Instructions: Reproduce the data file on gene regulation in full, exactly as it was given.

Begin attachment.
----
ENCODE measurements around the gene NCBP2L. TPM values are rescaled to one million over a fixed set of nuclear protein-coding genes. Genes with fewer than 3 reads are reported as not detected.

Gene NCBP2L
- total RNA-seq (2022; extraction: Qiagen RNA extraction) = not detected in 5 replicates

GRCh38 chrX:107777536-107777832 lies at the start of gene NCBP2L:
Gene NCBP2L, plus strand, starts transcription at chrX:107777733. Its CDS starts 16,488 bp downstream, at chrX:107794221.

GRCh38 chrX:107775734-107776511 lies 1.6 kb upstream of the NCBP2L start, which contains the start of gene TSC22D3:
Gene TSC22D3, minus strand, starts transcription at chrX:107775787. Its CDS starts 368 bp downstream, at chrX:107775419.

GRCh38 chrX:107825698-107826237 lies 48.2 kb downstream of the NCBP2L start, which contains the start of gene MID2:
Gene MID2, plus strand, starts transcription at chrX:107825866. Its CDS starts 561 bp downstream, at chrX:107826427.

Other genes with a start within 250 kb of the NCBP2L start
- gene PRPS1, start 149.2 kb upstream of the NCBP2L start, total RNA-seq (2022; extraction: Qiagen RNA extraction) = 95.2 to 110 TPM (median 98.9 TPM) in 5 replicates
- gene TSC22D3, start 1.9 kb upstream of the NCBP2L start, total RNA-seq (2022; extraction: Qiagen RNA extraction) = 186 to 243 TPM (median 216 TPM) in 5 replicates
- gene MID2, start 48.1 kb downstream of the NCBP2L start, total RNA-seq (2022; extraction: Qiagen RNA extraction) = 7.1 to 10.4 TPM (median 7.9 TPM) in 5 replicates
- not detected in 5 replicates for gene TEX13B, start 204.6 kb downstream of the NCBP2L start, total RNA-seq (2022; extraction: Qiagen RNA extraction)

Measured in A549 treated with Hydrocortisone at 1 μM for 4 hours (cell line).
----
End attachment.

ENCODE measurements around the gene NCBP2L. TPM values are rescaled to one million over a fixed set of nuclear protein-coding genes. Genes with fewer than 3 reads are reported as not detected.

Gene NCBP2L
- total RNA-seq (2022; extraction: Qiagen RNA extraction) = not detected in 5 replicates

GRCh38 chrX:107777536-107777832 lies at the start of gene NCBP2L:
Gene NCBP2L, plus strand, starts transcription at chrX:107777733. Its CDS starts 16,488 bp downstream, at chrX:107794221.

GRCh38 chrX:107775734-107776511 lies 1.6 kb upstream of the NCBP2L start, which contains the start of gene TSC22D3:
Gene TSC22D3, minus strand, starts transcription at chrX:107775787. Its CDS starts 368 bp downstream, at chrX:107775419.

GRCh38 chrX:107825698-107826237 lies 48.2 kb downstream of the NCBP2L start, which contains the start of gene MID2:
Gene MID2, plus strand, starts transcription at chrX:107825866. Its CDS starts 561 bp downstream, at chrX:107826427.

Other genes with a start within 250 kb of the NCBP2L start
- gene PRPS1, start 149.2 kb upstream of the NCBP2L start, total RNA-seq (2022; extraction: Qiagen RNA extraction) = 95.2 to 110 TPM (median 98.9 TPM) in 5 replicates
- gene TSC22D3, start 1.9 kb upstream of the NCBP2L start, total RNA-seq (2022; extraction: Qiagen RNA extraction) = 186 to 243 TPM (median 216 TPM) in 5 replicates
- gene MID2, start 48.1 kb downstream of the NCBP2L start, total RNA-seq (2022; extraction: Qiagen RNA extraction) = 7.1 to 10.4 TPM (median 7.9 TPM) in 5 replicates
- not detected in 5 replicates for gene TEX13B, start 204.6 kb downstream of the NCBP2L start, total RNA-seq (2022; extraction: Qiagen RNA extraction)

Measured in A549 treated with Hydrocortisone at 1 μM for 4 hours (cell line).